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Crude hit from all sides, dragging WTI and Brent lower

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Crude oil fell on Monday, pressured by reports that China's manufacturing sector contracted and Libya's oil output was recovering.

U.S. gasoline prices fell to their lowest point since April 3 as traders sold off long positions ahead of the switch in gasoline grades for the summer driving season. The seasonal trend pulled the entire global oil complex lower, analysts said.

Brent crude for June delivery was down more than $1 near $107 a barrel. U.S. oil fell 28 cents to end the session at $99.48. U.S. gasoline fell 5 cents to $2.8945 a gallon. The contract rose to a high of $3.1128 on April 24, and has fallen steadily since.

Ample supply is also weighing on the contract. Last week's report from the U.S. Energy Information Administration showed an unexpected increase in gasoline stockpiles. The result of the HSBC/Markit purchasing managers' index for China added to worries that the Chinese economy is still losing momentum. In Libya, tribesmen ended a blockade of the El Sharara oilfield and engineers said they hoped to resume pumping within a week.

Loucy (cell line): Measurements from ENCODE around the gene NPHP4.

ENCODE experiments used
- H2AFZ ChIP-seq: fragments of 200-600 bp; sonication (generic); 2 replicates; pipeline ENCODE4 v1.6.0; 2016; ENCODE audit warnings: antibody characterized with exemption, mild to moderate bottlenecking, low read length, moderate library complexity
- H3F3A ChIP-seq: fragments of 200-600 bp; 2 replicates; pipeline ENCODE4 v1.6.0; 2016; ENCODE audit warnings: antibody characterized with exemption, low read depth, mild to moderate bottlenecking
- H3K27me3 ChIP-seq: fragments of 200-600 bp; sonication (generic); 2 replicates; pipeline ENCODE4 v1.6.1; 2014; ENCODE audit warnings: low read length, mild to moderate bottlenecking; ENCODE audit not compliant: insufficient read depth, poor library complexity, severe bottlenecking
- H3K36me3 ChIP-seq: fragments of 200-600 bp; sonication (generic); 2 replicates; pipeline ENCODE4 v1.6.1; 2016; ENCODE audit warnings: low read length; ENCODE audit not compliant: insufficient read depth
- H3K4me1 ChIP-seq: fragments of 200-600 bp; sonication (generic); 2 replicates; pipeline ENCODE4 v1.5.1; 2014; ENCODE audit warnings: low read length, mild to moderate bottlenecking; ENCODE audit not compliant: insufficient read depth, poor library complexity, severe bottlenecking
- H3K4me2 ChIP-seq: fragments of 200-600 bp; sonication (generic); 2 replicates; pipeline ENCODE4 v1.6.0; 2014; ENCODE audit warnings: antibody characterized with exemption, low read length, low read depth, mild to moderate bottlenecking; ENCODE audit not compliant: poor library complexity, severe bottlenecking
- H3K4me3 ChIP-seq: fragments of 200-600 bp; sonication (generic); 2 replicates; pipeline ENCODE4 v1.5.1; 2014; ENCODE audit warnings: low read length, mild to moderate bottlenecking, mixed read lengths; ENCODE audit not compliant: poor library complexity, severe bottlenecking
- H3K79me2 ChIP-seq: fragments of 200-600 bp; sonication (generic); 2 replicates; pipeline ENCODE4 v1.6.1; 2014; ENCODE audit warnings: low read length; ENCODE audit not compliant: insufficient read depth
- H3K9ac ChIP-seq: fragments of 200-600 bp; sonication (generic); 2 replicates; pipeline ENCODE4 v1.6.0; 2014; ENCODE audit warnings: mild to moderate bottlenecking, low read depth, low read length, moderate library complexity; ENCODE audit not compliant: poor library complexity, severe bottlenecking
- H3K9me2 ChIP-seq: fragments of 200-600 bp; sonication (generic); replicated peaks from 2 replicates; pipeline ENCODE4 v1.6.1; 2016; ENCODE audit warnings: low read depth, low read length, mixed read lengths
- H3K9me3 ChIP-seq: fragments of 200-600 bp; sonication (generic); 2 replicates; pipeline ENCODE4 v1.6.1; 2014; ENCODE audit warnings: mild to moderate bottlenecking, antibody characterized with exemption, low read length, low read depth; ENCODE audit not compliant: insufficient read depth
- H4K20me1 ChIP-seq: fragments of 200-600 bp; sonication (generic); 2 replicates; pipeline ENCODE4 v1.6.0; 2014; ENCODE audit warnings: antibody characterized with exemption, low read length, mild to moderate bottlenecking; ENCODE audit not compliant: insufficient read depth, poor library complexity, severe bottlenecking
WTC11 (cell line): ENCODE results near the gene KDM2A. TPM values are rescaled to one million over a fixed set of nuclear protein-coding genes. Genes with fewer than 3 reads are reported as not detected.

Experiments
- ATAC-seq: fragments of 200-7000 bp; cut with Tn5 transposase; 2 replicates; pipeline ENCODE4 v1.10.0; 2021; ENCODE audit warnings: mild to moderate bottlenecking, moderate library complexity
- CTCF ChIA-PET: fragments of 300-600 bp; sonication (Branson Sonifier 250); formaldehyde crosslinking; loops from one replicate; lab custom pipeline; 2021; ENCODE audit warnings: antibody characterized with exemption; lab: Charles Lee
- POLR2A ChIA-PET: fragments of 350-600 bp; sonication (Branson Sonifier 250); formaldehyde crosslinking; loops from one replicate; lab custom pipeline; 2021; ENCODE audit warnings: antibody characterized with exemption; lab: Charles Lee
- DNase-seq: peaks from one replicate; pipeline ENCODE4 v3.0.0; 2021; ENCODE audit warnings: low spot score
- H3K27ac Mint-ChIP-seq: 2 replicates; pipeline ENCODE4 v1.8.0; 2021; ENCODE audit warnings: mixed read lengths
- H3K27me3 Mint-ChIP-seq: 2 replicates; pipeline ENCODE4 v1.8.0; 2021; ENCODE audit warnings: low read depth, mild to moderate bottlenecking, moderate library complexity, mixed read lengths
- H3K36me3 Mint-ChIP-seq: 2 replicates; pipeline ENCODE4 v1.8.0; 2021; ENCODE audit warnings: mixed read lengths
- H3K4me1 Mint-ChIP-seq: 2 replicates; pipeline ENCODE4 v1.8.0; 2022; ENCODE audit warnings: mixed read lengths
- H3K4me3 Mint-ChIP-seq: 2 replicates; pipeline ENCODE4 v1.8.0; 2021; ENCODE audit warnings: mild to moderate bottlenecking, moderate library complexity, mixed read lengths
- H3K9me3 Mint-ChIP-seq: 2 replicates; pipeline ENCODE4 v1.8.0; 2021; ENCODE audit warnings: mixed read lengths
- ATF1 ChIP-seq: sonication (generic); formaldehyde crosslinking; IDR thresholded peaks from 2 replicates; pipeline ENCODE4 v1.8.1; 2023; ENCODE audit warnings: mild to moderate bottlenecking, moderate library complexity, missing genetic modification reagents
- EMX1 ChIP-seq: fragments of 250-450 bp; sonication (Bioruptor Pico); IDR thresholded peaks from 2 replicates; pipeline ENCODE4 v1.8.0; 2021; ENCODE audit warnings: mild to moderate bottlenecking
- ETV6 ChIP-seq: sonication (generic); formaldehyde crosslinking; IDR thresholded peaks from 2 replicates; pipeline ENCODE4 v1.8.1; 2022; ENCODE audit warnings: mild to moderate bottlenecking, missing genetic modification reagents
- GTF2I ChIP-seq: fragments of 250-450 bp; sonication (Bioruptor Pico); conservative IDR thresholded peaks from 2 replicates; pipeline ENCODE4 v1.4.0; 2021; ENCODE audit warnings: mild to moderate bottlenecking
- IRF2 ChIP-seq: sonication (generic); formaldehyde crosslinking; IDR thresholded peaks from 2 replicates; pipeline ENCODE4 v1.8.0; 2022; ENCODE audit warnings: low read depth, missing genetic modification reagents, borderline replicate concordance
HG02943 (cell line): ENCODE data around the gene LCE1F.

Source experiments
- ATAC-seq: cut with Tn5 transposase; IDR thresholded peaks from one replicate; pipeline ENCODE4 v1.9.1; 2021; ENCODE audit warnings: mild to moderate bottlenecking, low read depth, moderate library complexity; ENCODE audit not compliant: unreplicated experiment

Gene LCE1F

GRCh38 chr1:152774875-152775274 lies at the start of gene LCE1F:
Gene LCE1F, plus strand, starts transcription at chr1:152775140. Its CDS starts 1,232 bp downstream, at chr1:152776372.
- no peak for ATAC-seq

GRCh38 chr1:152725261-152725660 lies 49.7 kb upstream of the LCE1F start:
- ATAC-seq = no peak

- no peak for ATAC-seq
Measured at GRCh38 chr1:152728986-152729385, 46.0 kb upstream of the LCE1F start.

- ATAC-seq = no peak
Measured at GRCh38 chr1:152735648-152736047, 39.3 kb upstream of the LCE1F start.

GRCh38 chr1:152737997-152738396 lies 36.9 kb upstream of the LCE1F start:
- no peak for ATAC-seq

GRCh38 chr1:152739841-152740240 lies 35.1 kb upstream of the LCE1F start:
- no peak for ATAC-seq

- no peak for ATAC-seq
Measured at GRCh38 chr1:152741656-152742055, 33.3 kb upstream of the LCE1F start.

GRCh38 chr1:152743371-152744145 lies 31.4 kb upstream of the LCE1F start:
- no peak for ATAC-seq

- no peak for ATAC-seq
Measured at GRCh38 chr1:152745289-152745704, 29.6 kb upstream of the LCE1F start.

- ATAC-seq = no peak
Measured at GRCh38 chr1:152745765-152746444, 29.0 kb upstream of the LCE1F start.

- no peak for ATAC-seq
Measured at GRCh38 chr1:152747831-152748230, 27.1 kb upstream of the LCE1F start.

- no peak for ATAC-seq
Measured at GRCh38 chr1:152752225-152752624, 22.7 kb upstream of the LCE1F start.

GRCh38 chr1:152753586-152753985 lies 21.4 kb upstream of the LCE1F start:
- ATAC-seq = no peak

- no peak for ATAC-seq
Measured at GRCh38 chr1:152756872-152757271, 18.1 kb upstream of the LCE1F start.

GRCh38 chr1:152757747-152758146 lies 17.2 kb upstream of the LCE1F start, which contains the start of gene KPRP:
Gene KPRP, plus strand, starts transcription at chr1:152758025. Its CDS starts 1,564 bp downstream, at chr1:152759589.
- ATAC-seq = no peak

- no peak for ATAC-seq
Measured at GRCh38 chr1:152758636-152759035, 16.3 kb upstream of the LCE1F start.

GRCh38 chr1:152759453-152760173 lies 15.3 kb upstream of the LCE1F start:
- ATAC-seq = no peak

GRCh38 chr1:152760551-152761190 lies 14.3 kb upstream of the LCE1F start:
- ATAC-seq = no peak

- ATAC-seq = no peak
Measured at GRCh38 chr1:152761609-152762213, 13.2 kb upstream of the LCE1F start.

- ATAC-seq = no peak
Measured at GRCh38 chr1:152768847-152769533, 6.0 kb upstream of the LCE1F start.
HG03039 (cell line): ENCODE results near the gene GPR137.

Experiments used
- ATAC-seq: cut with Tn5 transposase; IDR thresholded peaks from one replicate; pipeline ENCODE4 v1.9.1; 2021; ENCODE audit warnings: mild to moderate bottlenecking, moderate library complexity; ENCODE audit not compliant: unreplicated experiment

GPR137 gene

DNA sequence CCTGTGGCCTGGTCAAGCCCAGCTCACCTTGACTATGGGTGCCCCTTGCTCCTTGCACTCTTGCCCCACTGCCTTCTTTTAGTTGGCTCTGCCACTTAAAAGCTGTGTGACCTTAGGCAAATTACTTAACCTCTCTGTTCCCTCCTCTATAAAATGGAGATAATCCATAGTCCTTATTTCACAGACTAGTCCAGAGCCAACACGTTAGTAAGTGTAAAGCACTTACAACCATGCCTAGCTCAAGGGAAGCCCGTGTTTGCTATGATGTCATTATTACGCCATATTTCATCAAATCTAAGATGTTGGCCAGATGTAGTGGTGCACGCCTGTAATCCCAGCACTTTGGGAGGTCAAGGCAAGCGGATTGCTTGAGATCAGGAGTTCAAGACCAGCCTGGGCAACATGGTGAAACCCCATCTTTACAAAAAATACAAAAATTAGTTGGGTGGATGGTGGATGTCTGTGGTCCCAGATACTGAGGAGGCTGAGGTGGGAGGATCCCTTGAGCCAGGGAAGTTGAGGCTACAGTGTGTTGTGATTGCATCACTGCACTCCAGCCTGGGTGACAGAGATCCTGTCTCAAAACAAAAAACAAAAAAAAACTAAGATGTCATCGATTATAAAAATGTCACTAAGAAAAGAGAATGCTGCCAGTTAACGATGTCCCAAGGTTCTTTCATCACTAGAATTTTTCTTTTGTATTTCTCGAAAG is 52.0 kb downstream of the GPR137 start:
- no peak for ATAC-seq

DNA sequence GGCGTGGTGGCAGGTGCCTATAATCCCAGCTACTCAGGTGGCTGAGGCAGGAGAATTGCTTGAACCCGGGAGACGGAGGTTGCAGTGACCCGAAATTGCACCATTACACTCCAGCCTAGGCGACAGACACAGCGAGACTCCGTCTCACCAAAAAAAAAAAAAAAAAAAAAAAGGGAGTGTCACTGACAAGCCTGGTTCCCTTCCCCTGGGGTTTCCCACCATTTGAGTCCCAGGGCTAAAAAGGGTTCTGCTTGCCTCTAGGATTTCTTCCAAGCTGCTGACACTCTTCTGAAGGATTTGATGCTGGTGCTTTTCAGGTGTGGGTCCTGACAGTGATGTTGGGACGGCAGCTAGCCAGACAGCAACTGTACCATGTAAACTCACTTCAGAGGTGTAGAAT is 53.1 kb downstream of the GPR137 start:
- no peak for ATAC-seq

The global oil market appeared to shrug off the ongoing violence in Ukraine. Pro-Russian rebels shot down a Ukrainian helicopter in fierce fighting near the eastern town of Slaviansk, and Kiev drafted police special forces to the southwestern port city of Odessa to halt a feared westward spread of rebellion.

Capping losses in U.S. crude oil was news that growth in the U.S. services sector accelerated in April, rising at the fastest pace in eight months, providing further evidence that economic activity is regaining momentum after lagging through much of the harsh winter.

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